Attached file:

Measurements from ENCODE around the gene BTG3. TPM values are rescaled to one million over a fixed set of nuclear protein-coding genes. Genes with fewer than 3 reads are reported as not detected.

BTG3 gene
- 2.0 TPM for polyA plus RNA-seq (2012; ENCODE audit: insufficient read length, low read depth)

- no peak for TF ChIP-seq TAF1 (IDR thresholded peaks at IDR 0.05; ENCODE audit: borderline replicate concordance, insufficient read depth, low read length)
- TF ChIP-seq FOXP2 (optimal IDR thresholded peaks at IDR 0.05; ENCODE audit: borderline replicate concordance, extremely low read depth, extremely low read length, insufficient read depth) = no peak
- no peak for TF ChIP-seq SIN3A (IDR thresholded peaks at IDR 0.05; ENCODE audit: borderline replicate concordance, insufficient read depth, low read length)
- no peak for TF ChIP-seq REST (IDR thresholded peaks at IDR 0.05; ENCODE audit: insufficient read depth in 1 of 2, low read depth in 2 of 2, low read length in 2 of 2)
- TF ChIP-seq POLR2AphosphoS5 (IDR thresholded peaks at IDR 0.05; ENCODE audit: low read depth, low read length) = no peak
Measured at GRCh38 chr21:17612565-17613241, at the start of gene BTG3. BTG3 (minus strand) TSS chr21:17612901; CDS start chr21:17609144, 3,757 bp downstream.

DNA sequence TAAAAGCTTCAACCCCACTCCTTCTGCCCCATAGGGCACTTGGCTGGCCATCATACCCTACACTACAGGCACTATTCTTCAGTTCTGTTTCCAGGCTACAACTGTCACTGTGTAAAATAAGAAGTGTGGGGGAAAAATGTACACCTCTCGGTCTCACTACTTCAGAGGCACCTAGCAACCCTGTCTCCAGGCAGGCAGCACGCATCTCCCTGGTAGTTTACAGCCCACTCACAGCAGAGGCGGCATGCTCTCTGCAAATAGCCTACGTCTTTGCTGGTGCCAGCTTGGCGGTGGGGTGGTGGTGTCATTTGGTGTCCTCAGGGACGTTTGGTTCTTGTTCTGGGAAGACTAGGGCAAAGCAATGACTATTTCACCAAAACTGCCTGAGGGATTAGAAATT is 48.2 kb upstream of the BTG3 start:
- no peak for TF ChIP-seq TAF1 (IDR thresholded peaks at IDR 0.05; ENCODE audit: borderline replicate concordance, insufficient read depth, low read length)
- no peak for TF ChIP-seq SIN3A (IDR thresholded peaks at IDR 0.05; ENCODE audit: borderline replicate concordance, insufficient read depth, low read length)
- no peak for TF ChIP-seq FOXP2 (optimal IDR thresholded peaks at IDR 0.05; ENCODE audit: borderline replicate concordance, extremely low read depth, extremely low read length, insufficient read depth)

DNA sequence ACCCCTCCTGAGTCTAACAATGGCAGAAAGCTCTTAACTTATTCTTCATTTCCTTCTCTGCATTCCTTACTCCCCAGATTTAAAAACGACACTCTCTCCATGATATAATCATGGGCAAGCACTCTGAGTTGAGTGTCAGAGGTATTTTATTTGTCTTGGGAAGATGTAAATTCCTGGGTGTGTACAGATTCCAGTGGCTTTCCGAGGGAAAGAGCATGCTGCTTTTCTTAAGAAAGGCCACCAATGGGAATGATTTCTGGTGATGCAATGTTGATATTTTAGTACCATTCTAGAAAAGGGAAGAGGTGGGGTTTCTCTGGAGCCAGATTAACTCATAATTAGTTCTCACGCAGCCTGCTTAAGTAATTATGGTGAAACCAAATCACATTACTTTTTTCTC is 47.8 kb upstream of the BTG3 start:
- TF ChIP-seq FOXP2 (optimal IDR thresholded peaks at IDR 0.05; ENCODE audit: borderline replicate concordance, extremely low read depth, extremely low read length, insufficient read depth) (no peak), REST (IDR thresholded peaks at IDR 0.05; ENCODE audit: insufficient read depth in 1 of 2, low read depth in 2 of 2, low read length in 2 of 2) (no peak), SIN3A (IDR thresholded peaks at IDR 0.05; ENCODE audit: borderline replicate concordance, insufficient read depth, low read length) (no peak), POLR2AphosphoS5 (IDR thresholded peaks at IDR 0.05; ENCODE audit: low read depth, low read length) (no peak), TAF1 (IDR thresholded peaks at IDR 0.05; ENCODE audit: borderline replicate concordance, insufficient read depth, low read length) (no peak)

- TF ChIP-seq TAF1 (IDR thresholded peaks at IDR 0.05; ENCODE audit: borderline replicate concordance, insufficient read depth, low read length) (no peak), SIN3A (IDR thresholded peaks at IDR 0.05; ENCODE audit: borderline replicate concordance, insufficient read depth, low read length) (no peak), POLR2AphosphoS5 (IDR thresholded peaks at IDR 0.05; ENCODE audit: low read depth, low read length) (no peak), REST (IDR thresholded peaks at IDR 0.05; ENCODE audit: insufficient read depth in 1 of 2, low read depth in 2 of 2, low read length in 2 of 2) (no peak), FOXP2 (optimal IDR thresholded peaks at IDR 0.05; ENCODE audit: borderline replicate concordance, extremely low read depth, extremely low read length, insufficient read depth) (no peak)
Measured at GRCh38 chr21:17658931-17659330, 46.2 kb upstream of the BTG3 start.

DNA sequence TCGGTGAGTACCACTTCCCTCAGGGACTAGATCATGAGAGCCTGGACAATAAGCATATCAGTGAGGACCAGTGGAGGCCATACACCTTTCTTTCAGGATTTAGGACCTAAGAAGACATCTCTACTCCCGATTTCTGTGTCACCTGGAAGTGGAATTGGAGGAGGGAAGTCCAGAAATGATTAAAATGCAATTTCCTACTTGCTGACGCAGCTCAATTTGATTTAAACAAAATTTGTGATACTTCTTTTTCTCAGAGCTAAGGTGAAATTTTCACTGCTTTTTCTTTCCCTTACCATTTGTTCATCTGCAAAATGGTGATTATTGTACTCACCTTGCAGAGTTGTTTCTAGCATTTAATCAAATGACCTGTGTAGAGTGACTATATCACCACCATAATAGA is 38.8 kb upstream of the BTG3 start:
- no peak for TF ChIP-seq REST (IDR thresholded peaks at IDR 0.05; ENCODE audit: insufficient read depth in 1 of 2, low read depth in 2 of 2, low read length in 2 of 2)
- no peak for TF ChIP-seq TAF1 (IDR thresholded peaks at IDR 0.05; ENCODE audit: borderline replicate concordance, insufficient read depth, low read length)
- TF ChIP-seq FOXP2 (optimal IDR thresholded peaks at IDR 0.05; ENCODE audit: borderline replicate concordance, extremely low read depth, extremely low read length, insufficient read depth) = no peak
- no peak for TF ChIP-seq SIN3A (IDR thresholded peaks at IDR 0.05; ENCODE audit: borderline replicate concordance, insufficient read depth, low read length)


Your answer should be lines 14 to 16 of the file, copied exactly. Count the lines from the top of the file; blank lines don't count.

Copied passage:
DNA sequence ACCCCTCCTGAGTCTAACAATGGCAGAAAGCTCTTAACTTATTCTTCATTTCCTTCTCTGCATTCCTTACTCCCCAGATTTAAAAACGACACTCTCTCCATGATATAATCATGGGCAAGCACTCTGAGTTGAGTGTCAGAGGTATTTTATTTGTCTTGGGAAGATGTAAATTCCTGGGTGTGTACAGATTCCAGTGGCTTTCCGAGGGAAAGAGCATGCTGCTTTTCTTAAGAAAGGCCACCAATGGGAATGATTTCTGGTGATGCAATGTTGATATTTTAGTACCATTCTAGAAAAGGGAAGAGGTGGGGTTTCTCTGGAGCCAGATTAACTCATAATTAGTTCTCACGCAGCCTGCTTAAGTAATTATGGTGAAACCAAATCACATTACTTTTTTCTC is 47.8 kb upstream of the BTG3 start:
- TF ChIP-seq FOXP2 (optimal IDR thresholded peaks at IDR 0.05; ENCODE audit: borderline replicate concordance, extremely low read depth, extremely low read length, insufficient read depth) (no peak), REST (IDR thresholded peaks at IDR 0.05; ENCODE audit: insufficient read depth in 1 of 2, low read depth in 2 of 2, low read length in 2 of 2) (no peak), SIN3A (IDR thresholded peaks at IDR 0.05; ENCODE audit: borderline replicate concordance, insufficient read depth, low read length) (no peak), POLR2AphosphoS5 (IDR thresholded peaks at IDR 0.05; ENCODE audit: low read depth, low read length) (no peak), TAF1 (IDR thresholded peaks at IDR 0.05; ENCODE audit: borderline replicate concordance, insufficient read depth, low read length) (no peak)

- TF ChIP-seq TAF1 (IDR thresholded peaks at IDR 0.05; ENCODE audit: borderline replicate concordance, insufficient read depth, low read length) (no peak), SIN3A (IDR thresholded peaks at IDR 0.05; ENCODE audit: borderline replicate concordance, insufficient read depth, low read length) (no peak), POLR2AphosphoS5 (IDR thresholded peaks at IDR 0.05; ENCODE audit: low read depth, low read length) (no peak), REST (IDR thresholded peaks at IDR 0.05; ENCODE audit: insufficient read depth in 1 of 2, low read depth in 2 of 2, low read length in 2 of 2) (no peak), FOXP2 (optimal IDR thresholded peaks at IDR 0.05; ENCODE audit: borderline replicate concordance, extremely low read depth, extremely low read length, insufficient read depth) (no peak)